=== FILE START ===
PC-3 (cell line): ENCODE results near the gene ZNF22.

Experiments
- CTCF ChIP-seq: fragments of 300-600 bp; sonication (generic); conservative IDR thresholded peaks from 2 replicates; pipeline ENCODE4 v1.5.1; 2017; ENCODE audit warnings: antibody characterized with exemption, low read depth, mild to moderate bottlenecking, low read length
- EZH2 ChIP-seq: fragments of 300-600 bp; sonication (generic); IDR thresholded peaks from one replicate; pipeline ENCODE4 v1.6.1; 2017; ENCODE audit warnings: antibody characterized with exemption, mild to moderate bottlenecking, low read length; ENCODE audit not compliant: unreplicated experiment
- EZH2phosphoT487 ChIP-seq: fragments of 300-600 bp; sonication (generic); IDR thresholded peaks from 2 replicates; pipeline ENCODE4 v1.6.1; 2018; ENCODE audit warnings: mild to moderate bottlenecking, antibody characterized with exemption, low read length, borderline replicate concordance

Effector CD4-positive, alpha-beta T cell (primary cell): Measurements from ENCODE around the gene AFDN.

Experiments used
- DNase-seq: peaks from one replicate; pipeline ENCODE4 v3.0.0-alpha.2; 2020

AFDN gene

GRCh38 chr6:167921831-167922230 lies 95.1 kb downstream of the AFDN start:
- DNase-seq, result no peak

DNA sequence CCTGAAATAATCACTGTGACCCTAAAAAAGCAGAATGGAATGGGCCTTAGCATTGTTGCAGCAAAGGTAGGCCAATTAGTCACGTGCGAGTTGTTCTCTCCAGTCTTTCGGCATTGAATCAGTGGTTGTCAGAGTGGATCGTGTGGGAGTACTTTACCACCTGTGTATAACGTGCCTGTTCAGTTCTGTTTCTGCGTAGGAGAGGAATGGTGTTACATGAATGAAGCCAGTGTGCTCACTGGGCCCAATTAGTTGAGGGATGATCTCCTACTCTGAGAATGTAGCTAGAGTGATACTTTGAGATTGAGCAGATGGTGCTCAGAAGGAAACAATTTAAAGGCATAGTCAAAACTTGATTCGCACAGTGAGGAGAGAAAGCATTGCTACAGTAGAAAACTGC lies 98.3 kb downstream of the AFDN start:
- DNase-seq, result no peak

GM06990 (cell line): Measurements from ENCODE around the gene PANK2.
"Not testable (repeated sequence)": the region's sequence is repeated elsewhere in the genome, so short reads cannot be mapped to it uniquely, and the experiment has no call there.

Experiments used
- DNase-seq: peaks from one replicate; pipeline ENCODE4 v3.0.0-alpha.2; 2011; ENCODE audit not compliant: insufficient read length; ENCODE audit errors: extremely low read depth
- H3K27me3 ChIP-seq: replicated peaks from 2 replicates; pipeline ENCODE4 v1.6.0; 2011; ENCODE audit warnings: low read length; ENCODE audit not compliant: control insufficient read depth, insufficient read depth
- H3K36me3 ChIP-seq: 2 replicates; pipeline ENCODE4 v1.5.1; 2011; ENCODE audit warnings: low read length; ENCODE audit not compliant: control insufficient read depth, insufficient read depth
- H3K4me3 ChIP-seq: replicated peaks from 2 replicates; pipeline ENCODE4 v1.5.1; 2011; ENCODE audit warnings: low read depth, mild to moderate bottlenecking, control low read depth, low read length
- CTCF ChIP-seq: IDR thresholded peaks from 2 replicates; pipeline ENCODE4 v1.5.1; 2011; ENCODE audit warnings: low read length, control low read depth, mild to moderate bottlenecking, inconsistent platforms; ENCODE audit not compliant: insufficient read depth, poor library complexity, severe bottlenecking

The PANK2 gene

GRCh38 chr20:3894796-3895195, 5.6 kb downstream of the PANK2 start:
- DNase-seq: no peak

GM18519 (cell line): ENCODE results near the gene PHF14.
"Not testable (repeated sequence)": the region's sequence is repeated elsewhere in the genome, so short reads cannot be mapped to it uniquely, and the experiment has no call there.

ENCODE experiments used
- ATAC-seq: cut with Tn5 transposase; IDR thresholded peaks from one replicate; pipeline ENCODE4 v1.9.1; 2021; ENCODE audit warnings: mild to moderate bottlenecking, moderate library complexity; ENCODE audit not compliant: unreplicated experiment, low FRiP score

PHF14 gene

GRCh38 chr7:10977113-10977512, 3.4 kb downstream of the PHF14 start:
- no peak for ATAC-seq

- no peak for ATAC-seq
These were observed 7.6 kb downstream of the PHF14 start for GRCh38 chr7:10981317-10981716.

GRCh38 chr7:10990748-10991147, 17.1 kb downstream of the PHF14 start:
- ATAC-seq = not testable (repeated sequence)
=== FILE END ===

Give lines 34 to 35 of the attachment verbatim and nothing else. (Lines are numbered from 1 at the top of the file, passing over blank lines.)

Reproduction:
GRCh38 chr7:10990748-10991147, 17.1 kb downstream of the PHF14 start:
- ATAC-seq = not testable (repeated sequence)